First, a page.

A coalition including the Sacramento Republic FC soccer team and a host of nonprofit organizations is circulating a proposal to raise the county’s sales tax rate, with proceeds going to a new soccer stadium, the Sacramento Zoo, the American River Parkway Foundation and other causes. Local governments also would get a significant funding boost.
The still-evolving proposal calls for the sales tax to increase one-eighth of a cent, to 8.125 percent. In Galt and the city of Sacramento, the one-eighth-cent increase would boost taxes to 8.625 percent.
The new tax would raise an estimated $25.3 million in the first year. Organizers want to place it on the November ballot, where it would need a two-thirds supermajority to pass, but first they have to get the county Board of Supervisors to sign off on the plan. The tax increase would be open-ended and wouldn’t expire.
Proponents say they hope to build broad political support by spreading the revenue to a multitude of programs, including the B Street Theatre relocation project and the proposed Powerhouse Science Center north of downtown. Other nonprofits could apply for funding, and millions would flow to local governments throughout the county.
“It’s about creating a big-tent approach that doesn’t leave anybody out,” said Bill Blake, managing director of B Street. The theater company would get $500,000 a year to help realize its long-awaited dream of moving to a larger location near Sutter Health’s hospital campus on the east end of midtown.
Sacramento political strategist Doug Elmets, who isn’t involved in the proposal, said the idea faces difficult odds. “They have their work cut out for them,” Elmets said.
One of the biggest challenges would be convincing county supervisors and voters that the tax isn’t “all about the soccer stadium,” Elmets added.
The soccer component is likely to garner the most attention, and perhaps the most controversy.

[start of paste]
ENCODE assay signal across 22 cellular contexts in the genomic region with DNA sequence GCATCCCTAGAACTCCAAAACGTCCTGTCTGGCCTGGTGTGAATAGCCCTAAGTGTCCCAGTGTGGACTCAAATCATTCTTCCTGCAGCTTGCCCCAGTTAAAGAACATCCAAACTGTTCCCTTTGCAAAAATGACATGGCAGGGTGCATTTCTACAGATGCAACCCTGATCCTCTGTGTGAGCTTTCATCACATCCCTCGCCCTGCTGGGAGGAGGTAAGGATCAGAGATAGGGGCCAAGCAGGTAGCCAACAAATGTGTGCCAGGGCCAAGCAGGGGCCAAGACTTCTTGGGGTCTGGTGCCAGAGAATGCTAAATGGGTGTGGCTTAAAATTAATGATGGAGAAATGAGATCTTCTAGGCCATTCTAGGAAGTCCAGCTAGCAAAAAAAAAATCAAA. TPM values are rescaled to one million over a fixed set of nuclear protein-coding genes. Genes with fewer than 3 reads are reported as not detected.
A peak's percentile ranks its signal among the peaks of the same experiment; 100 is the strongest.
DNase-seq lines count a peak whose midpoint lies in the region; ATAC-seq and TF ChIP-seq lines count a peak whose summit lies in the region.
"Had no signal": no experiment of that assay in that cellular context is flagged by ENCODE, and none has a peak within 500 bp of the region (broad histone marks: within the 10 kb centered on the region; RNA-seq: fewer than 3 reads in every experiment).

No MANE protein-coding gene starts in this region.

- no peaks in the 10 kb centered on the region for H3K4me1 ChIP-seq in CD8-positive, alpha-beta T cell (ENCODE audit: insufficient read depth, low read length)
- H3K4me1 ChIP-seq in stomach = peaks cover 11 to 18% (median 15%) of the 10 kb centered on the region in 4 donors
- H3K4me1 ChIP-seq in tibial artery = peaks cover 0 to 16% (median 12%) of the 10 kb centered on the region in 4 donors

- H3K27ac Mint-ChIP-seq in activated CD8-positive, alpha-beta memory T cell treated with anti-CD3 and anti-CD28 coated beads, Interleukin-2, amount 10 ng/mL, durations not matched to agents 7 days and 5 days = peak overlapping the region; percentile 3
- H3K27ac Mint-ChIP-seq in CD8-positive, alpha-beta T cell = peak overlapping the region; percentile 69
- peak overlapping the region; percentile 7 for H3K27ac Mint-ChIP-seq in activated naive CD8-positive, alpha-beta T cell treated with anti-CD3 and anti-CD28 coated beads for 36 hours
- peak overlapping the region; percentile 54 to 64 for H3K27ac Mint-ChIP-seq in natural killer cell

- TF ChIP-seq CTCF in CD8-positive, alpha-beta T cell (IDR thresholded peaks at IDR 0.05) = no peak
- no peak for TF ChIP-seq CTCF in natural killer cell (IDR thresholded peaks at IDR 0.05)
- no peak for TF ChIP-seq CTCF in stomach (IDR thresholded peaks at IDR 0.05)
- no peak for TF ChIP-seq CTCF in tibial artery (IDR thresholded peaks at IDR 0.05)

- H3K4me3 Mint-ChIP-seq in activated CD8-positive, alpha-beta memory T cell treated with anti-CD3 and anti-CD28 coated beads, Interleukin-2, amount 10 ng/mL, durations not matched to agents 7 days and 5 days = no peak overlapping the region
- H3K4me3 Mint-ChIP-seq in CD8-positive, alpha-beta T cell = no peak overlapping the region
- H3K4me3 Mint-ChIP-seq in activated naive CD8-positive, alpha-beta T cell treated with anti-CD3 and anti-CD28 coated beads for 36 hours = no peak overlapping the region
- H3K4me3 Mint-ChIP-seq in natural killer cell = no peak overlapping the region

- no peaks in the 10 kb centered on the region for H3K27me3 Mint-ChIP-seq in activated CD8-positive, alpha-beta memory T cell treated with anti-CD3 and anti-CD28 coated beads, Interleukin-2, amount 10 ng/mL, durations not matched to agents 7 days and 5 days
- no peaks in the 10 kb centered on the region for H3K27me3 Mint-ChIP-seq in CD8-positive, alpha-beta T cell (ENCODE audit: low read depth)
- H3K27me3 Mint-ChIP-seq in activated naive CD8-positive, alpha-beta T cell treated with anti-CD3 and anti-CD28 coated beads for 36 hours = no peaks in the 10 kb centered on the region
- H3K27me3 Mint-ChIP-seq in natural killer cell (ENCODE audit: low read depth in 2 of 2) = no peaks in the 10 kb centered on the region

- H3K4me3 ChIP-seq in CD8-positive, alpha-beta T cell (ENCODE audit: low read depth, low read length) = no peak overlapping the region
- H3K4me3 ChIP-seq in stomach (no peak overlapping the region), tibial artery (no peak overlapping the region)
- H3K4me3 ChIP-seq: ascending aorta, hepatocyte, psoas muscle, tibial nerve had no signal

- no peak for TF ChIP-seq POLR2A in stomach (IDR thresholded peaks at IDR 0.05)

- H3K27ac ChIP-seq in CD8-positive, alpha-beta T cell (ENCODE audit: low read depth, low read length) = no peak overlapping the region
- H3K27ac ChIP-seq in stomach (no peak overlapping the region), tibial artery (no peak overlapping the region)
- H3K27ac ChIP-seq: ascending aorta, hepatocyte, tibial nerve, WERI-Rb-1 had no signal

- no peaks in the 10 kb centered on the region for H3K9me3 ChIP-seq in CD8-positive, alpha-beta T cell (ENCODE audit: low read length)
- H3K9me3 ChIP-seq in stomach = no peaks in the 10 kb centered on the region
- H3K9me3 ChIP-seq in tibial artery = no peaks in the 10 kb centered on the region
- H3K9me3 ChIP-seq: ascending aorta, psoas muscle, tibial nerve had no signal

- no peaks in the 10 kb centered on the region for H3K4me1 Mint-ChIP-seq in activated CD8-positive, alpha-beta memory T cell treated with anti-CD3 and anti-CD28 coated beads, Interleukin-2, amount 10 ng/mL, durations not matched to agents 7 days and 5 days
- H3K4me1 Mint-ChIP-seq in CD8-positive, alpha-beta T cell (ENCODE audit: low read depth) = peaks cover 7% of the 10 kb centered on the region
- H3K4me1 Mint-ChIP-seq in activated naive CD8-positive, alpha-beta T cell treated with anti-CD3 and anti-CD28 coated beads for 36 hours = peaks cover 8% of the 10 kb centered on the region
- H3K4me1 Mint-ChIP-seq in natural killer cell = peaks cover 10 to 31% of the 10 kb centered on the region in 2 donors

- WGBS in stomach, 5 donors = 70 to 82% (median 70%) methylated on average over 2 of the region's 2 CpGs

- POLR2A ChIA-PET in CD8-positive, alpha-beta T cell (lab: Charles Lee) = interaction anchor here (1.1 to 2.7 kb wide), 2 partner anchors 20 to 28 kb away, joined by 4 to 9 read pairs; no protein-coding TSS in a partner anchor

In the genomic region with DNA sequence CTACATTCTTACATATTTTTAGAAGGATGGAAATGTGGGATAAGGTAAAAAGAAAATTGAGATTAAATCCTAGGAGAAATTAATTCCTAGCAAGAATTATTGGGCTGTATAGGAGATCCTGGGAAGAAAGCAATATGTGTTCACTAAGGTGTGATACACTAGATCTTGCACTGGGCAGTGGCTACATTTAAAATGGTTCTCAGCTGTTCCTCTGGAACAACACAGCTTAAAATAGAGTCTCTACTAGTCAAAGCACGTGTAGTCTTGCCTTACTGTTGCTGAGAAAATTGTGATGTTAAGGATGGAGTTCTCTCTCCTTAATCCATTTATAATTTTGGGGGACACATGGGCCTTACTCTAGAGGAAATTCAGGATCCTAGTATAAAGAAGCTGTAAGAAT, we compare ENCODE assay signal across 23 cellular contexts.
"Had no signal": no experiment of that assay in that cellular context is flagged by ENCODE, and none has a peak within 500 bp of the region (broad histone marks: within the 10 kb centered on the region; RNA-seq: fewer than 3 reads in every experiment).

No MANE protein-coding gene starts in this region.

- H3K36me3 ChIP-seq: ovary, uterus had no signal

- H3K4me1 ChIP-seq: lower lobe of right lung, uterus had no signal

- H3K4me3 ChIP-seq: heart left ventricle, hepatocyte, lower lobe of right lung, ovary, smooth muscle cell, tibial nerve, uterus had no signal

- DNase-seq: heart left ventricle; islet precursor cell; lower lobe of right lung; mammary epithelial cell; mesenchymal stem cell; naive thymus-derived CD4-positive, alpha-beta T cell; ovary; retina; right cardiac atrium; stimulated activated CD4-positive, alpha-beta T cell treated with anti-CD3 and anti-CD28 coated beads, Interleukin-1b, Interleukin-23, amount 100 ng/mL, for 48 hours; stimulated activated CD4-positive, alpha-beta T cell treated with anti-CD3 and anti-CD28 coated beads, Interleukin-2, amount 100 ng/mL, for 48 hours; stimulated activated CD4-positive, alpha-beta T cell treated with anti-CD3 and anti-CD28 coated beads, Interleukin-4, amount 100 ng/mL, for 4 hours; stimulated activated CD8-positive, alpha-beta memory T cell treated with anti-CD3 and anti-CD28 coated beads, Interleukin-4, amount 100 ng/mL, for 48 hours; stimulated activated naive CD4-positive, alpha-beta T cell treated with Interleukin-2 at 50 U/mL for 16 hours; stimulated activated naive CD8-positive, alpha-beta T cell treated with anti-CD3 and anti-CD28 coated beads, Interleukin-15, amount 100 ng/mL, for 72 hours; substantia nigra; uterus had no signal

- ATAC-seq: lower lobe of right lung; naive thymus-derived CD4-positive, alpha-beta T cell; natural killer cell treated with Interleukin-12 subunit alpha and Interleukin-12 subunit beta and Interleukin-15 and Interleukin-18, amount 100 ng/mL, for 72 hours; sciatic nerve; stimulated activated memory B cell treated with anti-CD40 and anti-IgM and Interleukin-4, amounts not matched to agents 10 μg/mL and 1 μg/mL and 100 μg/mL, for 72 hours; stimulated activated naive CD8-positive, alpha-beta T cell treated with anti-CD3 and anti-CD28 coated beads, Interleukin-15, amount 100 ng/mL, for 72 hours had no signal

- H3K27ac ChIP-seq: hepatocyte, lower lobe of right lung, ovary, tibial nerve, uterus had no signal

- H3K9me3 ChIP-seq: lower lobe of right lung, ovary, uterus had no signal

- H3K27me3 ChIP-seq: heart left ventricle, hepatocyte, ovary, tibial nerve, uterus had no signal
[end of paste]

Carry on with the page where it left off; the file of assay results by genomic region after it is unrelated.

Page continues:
Barely a month after playing its first home game at Hughes Stadium, and with its semi-permanent 8,000-seat stadium at Cal Expo still wrapping up construction, Republic FC would be asking voters to help finance an estimated $125 million stadium at a yet-to-be-determined location somewhere in Sacramento County.
The stadium would get $3 million a year from the tax increase, or about 12 percent in the first year. The tax revenue would be expected to grow over time, but the stadium’s annual share would be capped at $3 million, so its percentage of the revenue would shrink to as low as an estimated 7 percent or so.
“It’s a lot of money – don’t get me wrong,” said Warren Smith, the soccer team’s president, referring to Republic FC’s share. “But it’s a small portion of the entire pie.”
Because of the considerable interest expense of financing a stadium, Smith said, he believes the tax hike would contribute about $30 million toward actual construction costs. The remaining $95 million or so needed to build the facility would be privately financed, he said. Once the stadium bonds are repaid, the team would no longer take a cut of the tax revenue, he said.
Smith said he doesn’t think voters would be turned off by the lack of a site for the stadium. “Our approach is, Let’s come up with a funding source and figure out where they’re going to play later,” he said.
The team has proved extraordinarily popular so far; two of its first three games at Hughes have sold out. A permanent stadium of around 20,000 to 25,000 seats could enable the minor-league franchise to achieve its ultimate goal of graduating to Major League Soccer.
But the proposal could face opposition from voters wary about subsidizing sports teams after the Sacramento City Council last week voted to spend $255 million for the new Kings arena at Downtown Plaza. The city is financing the subsidy mainly by borrowing against future parking revenue.
Smith, however, said he thinks the community support exists for a tax hike that would fund a broad portfolio of projects. “I think the opportunity (is) now,” he said. “I think the region has shown they’re interested in investing in their communities.”